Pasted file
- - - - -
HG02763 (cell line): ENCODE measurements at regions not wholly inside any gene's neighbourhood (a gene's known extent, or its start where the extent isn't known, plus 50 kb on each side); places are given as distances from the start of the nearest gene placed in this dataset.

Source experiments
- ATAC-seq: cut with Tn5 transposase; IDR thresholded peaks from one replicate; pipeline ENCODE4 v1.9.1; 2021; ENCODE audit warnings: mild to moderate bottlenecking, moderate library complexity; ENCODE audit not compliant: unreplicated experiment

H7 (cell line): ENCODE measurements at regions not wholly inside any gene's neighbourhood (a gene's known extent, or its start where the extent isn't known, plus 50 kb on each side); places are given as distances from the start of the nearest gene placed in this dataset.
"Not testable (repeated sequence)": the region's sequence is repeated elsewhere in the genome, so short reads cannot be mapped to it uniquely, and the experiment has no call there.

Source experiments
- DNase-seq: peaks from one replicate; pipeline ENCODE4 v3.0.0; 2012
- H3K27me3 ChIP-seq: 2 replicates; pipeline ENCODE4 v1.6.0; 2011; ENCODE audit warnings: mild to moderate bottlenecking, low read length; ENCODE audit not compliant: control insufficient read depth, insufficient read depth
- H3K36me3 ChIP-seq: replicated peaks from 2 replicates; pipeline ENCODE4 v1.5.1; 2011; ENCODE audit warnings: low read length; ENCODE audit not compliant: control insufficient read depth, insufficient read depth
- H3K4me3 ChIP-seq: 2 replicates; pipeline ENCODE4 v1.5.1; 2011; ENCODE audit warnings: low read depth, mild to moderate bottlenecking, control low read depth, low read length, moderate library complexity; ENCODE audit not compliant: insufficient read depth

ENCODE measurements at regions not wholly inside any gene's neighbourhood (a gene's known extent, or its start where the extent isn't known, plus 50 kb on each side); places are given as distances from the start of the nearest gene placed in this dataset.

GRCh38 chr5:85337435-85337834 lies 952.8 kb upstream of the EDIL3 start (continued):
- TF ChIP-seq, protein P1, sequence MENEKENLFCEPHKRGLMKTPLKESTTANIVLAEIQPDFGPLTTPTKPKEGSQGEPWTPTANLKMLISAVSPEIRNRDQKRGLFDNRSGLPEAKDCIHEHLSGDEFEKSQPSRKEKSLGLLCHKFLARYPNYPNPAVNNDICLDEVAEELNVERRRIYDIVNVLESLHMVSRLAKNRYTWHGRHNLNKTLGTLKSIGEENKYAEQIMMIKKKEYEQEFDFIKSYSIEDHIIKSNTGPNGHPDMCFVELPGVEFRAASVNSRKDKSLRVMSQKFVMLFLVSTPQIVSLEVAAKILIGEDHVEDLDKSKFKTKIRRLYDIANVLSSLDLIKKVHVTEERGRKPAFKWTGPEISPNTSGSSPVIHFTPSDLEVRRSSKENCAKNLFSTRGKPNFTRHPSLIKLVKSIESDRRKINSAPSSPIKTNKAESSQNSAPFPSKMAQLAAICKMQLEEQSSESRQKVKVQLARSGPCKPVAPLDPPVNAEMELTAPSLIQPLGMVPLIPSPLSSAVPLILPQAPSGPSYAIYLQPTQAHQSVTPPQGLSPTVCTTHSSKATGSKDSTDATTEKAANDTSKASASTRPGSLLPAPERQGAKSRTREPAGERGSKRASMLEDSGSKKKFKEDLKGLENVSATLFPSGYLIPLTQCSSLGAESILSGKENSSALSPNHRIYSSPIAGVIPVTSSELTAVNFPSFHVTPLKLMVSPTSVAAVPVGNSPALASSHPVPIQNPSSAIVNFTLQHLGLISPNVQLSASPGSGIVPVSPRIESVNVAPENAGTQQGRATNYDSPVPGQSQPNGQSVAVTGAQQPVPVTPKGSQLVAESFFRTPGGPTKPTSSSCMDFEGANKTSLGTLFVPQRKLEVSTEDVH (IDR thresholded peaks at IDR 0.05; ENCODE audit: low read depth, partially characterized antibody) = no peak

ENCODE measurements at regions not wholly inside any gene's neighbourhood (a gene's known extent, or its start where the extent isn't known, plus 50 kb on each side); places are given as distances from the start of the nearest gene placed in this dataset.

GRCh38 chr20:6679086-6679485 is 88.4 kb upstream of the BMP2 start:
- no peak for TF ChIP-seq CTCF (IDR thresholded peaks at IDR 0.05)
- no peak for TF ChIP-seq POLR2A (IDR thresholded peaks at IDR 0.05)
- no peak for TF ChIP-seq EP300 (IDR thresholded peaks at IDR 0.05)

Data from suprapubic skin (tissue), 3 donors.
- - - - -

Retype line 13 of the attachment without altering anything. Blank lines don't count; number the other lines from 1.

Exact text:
- TF ChIP-seq, protein P1, sequence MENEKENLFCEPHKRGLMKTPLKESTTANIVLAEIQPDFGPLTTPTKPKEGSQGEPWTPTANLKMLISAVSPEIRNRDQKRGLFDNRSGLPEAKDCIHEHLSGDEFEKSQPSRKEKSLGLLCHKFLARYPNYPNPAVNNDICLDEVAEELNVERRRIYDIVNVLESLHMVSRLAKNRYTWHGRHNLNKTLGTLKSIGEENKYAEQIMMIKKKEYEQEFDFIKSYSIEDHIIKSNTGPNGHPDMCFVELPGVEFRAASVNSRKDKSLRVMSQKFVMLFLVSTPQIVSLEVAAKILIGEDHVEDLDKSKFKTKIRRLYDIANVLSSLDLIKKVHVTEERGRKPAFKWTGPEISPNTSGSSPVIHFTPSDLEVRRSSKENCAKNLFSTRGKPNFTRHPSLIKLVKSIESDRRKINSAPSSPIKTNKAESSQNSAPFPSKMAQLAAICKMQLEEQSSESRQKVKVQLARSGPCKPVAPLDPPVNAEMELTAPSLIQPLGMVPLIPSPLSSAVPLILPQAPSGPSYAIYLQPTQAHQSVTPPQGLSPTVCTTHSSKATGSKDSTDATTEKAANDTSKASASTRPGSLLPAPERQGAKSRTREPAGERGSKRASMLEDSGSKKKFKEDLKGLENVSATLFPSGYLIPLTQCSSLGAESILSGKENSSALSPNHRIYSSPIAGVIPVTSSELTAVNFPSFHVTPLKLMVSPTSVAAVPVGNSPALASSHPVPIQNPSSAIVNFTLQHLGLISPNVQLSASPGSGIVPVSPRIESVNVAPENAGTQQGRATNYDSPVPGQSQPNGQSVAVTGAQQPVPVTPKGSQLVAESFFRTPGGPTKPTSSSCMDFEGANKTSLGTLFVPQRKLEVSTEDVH (IDR thresholded peaks at IDR 0.05; ENCODE audit: low read depth, partially characterized antibody) = no peak